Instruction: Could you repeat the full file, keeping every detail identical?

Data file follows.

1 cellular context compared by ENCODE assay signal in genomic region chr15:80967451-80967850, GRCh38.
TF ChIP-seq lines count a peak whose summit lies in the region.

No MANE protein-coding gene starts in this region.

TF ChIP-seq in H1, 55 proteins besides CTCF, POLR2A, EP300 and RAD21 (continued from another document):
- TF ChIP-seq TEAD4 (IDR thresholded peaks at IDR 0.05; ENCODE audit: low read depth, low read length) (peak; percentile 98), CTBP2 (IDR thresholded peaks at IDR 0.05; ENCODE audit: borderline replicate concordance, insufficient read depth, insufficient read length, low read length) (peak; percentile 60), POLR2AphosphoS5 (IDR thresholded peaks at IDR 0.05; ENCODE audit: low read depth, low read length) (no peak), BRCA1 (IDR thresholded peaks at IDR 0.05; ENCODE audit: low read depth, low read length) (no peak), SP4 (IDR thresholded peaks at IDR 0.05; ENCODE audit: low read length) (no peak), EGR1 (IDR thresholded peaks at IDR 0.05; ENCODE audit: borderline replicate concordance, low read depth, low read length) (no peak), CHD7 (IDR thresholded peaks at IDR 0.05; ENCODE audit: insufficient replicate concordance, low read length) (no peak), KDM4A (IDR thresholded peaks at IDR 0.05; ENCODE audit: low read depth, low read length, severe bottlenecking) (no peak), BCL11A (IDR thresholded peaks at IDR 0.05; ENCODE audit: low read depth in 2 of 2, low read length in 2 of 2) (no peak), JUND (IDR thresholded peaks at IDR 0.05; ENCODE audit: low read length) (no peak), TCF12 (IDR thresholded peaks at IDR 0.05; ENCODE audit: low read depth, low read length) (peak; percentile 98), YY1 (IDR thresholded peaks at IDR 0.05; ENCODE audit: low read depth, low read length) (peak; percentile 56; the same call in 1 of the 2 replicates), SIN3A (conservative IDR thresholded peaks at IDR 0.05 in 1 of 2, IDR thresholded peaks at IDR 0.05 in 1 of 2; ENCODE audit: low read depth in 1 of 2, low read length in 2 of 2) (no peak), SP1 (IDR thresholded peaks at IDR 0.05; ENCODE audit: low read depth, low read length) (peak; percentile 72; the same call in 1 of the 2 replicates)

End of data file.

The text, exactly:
1 cellular context compared by ENCODE assay signal in genomic region chr15:80967451-80967850, GRCh38.
TF ChIP-seq lines count a peak whose summit lies in the region.

No MANE protein-coding gene starts in this region.

TF ChIP-seq in H1, 55 proteins besides CTCF, POLR2A, EP300 and RAD21 (continued from another document):
- TF ChIP-seq TEAD4 (IDR thresholded peaks at IDR 0.05; ENCODE audit: low read depth, low read length) (peak; percentile 98), CTBP2 (IDR thresholded peaks at IDR 0.05; ENCODE audit: borderline replicate concordance, insufficient read depth, insufficient read length, low read length) (peak; percentile 60), POLR2AphosphoS5 (IDR thresholded peaks at IDR 0.05; ENCODE audit: low read depth, low read length) (no peak), BRCA1 (IDR thresholded peaks at IDR 0.05; ENCODE audit: low read depth, low read length) (no peak), SP4 (IDR thresholded peaks at IDR 0.05; ENCODE audit: low read length) (no peak), EGR1 (IDR thresholded peaks at IDR 0.05; ENCODE audit: borderline replicate concordance, low read depth, low read length) (no peak), CHD7 (IDR thresholded peaks at IDR 0.05; ENCODE audit: insufficient replicate concordance, low read length) (no peak), KDM4A (IDR thresholded peaks at IDR 0.05; ENCODE audit: low read depth, low read length, severe bottlenecking) (no peak), BCL11A (IDR thresholded peaks at IDR 0.05; ENCODE audit: low read depth in 2 of 2, low read length in 2 of 2) (no peak), JUND (IDR thresholded peaks at IDR 0.05; ENCODE audit: low read length) (no peak), TCF12 (IDR thresholded peaks at IDR 0.05; ENCODE audit: low read depth, low read length) (peak; percentile 98), YY1 (IDR thresholded peaks at IDR 0.05; ENCODE audit: low read depth, low read length) (peak; percentile 56; the same call in 1 of the 2 replicates), SIN3A (conservative IDR thresholded peaks at IDR 0.05 in 1 of 2, IDR thresholded peaks at IDR 0.05 in 1 of 2; ENCODE audit: low read depth in 1 of 2, low read length in 2 of 2) (no peak), SP1 (IDR thresholded peaks at IDR 0.05; ENCODE audit: low read depth, low read length) (peak; percentile 72; the same call in 1 of the 2 replicates)